Advisor

Pavel Smejtek

Date of Award

7-6-1994

Document Type

Thesis

Degree Name

Master of Science (M.S.) in Physics

Department

Physics

Physical Description

1 online resource (2, viii, 80 p.)

Subjects

Liposomes, Adsorption (Biology), Ruthenium compounds

DOI

10.15760/etd.6757

Abstract

We have studied the electrostatic and other interactions of the inorganic, hexavalent dye Ruthenium Red (RR) with phospholipid vesicles composed of phosphatidylcholine (PC) and phosphatidylserine (PS) or phosphatidylinositol (Pl) in various mixtures and concentrations. Experiments were based on spectrophotometric absorption measurements which compared RR concentrations in the presence and in the absence of liposomes at different dye concentrations. Multilamellar liposomes were obtained by handshaken preparations. Five freeze-and-thaw cycles of the lipid-RR suspension produced an ion equilibrium distribution at the membrane-water interface. Results are given in terms of the Gouy-Chapman-Stem adsorption theory with the linear partition coefficient and a newly introduced effective ion valency as parameters. Data on the time stability of RR solutions and their interaction with laboratory equipment are given. Furthermore, we characterize the freeze-and-thawing process and present an electron micrograph of liposomes. Two main results were found. First, the Gouy-Chapman-Stem theory correctly describes adsorption of a hexavalent ion to charged phospholipid vesicles if an effective valency is introduced. The effective valency accounts for the finite size of the ions and the repulsion between the ions. Values ranged between 2.9 and 4.1. Effective valencies decrease with increasing membrane surface charge density and are independent of the lipid concentration. Second, Ruthenium Red adsorbs to phospholipids and the adsorption is strongly related to the surface charge density of the membrane. Vesicles made from a mixture of PC and PI adsorb significantly less than vesicles made from a mixture of PC and PS. The second result is of special interest for molecular biology since biological membranes consist to a large extent of phospholipids. Sarcoplasmic reticulum (SR) membranes are discussed as an example. Liposomes (PC:PS 20: 1) with surface charge densities comparable to SR membranes adsorb a maximum of about 9±3nmol RR per mg lipid.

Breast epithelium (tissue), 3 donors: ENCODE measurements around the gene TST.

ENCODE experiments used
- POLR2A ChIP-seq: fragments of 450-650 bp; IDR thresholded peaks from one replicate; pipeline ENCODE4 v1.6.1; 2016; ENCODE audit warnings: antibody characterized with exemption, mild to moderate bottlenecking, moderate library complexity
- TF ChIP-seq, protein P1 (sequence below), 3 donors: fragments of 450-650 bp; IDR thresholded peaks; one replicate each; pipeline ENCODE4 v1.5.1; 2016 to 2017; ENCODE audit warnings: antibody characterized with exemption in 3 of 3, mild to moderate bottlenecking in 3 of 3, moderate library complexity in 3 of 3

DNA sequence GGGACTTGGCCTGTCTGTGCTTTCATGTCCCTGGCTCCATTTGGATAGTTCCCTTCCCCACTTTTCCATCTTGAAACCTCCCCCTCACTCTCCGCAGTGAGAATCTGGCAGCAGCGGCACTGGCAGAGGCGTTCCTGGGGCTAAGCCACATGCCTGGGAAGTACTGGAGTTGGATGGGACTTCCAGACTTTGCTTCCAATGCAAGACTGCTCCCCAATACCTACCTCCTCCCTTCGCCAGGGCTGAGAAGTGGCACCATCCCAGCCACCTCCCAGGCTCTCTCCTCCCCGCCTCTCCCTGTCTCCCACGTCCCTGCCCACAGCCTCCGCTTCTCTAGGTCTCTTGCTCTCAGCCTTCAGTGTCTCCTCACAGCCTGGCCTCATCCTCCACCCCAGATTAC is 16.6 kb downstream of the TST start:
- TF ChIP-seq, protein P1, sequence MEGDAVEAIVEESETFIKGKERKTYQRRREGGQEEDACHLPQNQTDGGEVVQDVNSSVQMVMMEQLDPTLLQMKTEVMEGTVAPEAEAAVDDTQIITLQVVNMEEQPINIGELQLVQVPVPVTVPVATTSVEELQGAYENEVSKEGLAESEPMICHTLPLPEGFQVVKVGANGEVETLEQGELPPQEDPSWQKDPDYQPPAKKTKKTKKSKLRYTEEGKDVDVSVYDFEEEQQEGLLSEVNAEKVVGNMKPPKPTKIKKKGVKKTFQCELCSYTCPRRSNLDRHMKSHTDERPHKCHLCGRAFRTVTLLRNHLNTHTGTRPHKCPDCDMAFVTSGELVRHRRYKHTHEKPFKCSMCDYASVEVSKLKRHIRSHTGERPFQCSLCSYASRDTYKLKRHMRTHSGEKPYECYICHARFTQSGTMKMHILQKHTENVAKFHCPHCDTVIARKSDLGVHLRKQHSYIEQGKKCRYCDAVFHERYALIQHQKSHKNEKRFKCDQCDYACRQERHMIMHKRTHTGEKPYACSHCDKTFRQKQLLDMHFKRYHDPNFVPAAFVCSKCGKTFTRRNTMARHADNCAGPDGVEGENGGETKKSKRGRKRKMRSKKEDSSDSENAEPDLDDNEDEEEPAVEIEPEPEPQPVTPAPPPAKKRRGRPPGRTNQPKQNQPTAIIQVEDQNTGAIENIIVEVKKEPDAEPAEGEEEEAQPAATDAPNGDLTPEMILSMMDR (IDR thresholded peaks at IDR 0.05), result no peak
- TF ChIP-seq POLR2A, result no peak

Description

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Persistent Identifier

https://archives.pdx.edu/ds/psu/29257

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